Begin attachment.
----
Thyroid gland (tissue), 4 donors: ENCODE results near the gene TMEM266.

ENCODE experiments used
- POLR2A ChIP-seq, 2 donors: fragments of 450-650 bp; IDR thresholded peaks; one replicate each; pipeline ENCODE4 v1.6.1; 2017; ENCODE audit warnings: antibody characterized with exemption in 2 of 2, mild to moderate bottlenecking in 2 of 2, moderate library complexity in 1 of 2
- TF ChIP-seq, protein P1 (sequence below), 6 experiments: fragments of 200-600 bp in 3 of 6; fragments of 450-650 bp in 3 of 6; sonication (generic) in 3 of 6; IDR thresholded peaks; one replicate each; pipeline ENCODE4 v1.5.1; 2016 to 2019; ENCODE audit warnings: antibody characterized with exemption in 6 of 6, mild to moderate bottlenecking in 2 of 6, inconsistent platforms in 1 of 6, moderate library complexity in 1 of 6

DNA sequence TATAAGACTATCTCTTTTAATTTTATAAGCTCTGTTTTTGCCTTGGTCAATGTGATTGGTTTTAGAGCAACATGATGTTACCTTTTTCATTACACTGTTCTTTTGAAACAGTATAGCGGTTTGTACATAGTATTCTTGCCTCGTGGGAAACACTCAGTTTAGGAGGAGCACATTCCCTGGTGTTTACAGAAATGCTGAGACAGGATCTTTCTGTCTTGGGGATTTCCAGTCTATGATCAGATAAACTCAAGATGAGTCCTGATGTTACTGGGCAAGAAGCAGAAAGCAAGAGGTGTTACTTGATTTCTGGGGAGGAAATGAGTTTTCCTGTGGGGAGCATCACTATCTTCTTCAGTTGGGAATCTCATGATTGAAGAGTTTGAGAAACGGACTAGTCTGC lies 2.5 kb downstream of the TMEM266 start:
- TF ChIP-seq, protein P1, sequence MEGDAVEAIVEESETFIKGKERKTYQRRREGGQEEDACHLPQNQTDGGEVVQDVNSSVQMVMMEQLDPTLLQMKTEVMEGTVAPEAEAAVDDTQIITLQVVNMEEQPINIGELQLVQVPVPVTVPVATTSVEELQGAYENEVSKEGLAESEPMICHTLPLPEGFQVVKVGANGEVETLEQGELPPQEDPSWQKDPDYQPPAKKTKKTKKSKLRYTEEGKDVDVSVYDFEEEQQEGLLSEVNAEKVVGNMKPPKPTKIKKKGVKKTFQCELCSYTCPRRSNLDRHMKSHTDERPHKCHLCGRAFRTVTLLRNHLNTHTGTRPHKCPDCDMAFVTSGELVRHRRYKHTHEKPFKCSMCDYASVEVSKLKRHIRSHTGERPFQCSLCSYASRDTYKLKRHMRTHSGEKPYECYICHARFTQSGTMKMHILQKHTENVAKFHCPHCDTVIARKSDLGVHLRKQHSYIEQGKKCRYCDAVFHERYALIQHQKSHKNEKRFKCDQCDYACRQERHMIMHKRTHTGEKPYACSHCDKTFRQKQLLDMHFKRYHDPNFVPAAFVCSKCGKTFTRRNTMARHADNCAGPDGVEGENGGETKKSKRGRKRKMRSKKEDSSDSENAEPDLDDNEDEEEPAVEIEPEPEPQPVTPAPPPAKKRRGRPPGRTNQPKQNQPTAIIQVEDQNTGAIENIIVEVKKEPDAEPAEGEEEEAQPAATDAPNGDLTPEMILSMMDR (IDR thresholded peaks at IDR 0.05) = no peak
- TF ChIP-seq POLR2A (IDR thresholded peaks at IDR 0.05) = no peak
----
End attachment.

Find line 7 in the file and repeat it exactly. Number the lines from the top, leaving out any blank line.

- TF ChIP-seq POLR2A (IDR thresholded peaks at IDR 0.05) = no peak